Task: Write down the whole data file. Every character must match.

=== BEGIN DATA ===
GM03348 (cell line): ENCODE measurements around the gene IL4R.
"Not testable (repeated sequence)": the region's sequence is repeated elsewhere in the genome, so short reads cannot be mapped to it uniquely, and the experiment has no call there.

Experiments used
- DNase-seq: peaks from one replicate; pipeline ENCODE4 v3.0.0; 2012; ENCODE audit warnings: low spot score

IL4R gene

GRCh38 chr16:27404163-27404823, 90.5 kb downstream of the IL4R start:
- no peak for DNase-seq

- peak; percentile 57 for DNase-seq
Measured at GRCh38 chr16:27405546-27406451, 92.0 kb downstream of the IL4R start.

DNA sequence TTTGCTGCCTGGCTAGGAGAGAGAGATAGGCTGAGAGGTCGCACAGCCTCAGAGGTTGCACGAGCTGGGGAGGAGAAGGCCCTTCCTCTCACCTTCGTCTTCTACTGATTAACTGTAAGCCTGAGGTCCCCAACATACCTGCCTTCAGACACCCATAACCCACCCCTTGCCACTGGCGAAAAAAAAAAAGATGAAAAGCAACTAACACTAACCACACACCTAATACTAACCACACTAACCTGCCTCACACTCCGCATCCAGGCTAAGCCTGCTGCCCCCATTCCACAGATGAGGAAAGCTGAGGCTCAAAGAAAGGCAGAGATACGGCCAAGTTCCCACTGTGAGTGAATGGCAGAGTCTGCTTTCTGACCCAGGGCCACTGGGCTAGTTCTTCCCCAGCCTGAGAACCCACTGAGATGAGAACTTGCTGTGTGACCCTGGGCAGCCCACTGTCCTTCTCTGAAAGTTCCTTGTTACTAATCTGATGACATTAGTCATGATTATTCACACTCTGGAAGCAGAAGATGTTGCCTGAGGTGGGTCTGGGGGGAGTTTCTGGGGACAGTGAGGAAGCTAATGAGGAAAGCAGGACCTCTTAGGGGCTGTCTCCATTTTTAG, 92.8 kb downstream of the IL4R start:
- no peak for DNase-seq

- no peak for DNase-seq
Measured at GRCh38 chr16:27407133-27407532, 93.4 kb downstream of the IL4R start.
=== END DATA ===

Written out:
GM03348 (cell line): ENCODE measurements around the gene IL4R.
"Not testable (repeated sequence)": the region's sequence is repeated elsewhere in the genome, so short reads cannot be mapped to it uniquely, and the experiment has no call there.

Experiments used
- DNase-seq: peaks from one replicate; pipeline ENCODE4 v3.0.0; 2012; ENCODE audit warnings: low spot score

IL4R gene

GRCh38 chr16:27404163-27404823, 90.5 kb downstream of the IL4R start:
- no peak for DNase-seq

- peak; percentile 57 for DNase-seq
Measured at GRCh38 chr16:27405546-27406451, 92.0 kb downstream of the IL4R start.

DNA sequence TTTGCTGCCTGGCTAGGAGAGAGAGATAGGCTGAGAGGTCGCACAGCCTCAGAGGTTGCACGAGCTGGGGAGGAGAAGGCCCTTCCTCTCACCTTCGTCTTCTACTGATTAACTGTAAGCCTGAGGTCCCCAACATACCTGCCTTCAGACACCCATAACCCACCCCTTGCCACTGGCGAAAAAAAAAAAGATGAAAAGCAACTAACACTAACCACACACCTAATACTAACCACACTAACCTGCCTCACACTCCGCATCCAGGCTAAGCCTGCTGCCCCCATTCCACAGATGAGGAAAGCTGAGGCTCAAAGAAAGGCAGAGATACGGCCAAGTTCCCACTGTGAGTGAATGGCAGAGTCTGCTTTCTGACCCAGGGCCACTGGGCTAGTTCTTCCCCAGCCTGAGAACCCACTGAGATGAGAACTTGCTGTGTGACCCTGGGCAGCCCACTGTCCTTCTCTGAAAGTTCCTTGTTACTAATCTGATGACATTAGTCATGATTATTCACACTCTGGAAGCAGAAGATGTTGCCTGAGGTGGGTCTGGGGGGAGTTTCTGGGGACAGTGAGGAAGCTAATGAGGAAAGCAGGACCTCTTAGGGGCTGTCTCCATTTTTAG, 92.8 kb downstream of the IL4R start:
- no peak for DNase-seq

- no peak for DNase-seq
Measured at GRCh38 chr16:27407133-27407532, 93.4 kb downstream of the IL4R start.